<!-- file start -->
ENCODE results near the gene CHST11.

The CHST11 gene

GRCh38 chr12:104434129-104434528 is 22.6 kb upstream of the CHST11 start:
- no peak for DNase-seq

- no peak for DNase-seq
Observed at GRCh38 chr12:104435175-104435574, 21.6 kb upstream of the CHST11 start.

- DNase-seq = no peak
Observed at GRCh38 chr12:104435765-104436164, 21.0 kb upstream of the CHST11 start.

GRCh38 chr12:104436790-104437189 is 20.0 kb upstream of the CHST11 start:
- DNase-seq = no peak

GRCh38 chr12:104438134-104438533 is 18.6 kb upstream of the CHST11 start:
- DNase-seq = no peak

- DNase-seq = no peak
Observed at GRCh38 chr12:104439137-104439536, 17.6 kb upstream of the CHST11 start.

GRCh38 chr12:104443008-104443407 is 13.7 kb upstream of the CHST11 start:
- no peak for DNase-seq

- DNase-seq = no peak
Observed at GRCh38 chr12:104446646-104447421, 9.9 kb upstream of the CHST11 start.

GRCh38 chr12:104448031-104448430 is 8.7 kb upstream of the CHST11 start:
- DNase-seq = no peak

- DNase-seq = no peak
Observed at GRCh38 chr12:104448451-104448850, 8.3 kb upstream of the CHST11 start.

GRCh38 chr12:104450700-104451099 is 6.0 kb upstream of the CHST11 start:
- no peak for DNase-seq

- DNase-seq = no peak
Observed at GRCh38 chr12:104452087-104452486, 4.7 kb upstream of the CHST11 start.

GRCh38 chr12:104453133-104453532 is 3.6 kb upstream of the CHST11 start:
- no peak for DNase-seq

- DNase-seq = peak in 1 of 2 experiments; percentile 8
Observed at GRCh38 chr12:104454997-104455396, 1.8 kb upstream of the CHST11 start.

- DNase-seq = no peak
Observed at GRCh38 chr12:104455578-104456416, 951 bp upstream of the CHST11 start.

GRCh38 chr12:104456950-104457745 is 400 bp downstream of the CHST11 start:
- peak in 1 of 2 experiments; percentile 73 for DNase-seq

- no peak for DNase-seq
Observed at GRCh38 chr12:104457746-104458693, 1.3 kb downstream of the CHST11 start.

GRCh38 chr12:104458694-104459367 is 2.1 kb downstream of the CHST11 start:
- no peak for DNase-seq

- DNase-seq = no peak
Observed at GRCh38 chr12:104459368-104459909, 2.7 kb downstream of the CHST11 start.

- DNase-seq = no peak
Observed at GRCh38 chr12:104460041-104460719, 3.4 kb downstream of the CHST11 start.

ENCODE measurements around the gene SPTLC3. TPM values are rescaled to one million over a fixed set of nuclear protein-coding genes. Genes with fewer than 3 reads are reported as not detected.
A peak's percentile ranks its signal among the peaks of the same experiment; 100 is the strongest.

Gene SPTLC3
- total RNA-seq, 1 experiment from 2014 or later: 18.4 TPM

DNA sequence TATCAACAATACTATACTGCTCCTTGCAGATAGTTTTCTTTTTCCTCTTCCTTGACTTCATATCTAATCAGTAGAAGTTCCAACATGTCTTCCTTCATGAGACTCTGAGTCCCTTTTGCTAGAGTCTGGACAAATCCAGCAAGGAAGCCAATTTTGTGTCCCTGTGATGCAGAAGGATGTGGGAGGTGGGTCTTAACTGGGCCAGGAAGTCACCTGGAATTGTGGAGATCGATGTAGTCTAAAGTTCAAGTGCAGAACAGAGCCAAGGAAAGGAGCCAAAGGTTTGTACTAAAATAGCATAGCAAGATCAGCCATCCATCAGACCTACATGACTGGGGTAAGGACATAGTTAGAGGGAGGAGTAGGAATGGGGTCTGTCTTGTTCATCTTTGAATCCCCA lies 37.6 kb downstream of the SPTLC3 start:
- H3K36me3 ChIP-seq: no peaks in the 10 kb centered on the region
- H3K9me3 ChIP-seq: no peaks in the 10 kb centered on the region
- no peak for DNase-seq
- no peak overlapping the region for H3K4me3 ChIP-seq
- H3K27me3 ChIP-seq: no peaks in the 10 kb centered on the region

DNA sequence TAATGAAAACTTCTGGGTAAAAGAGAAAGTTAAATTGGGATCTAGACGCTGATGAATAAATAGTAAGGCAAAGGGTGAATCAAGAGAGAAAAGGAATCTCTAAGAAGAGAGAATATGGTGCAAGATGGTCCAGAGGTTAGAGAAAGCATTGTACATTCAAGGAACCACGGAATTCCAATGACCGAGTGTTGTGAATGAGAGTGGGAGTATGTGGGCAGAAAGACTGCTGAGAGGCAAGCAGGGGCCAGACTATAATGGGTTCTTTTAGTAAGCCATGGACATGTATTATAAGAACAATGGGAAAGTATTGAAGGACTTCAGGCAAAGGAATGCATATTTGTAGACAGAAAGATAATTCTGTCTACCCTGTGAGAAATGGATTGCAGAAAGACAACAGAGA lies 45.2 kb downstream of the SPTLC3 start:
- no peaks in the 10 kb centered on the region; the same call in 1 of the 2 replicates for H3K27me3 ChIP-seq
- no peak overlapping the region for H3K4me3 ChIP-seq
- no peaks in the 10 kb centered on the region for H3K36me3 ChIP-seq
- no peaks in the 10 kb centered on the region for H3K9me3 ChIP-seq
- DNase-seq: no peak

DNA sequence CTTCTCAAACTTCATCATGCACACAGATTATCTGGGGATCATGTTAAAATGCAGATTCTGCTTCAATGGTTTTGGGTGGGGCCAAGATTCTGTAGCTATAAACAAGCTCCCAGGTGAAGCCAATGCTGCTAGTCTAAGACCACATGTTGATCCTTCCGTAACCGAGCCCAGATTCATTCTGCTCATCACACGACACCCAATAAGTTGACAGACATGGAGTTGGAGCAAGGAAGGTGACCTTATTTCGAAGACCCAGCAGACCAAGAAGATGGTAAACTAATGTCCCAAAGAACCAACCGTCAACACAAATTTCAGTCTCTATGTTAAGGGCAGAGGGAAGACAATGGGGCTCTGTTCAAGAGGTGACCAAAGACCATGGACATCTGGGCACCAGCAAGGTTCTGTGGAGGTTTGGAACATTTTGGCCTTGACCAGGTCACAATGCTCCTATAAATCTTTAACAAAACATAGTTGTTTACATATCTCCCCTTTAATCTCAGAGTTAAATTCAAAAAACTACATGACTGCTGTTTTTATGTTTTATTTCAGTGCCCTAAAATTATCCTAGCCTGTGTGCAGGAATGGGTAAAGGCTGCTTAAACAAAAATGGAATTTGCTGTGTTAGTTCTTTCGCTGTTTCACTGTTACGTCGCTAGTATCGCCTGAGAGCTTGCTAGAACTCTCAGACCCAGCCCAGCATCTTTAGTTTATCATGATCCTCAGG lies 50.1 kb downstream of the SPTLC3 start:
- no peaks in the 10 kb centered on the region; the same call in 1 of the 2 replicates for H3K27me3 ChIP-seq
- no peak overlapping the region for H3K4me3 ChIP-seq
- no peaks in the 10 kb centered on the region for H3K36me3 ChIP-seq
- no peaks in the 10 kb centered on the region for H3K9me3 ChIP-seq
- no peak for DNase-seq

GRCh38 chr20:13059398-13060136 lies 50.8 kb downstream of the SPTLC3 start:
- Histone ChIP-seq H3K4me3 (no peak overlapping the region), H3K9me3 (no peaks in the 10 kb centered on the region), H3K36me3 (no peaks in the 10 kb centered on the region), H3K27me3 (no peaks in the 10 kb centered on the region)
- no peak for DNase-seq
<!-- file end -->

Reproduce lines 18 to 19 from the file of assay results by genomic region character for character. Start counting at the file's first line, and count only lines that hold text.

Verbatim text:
Observed at GRCh38 chr12:104446646-104447421, 9.9 kb upstream of the CHST11 start.

GRCh38 chr12:104448031-104448430 is 8.7 kb upstream of the CHST11 start: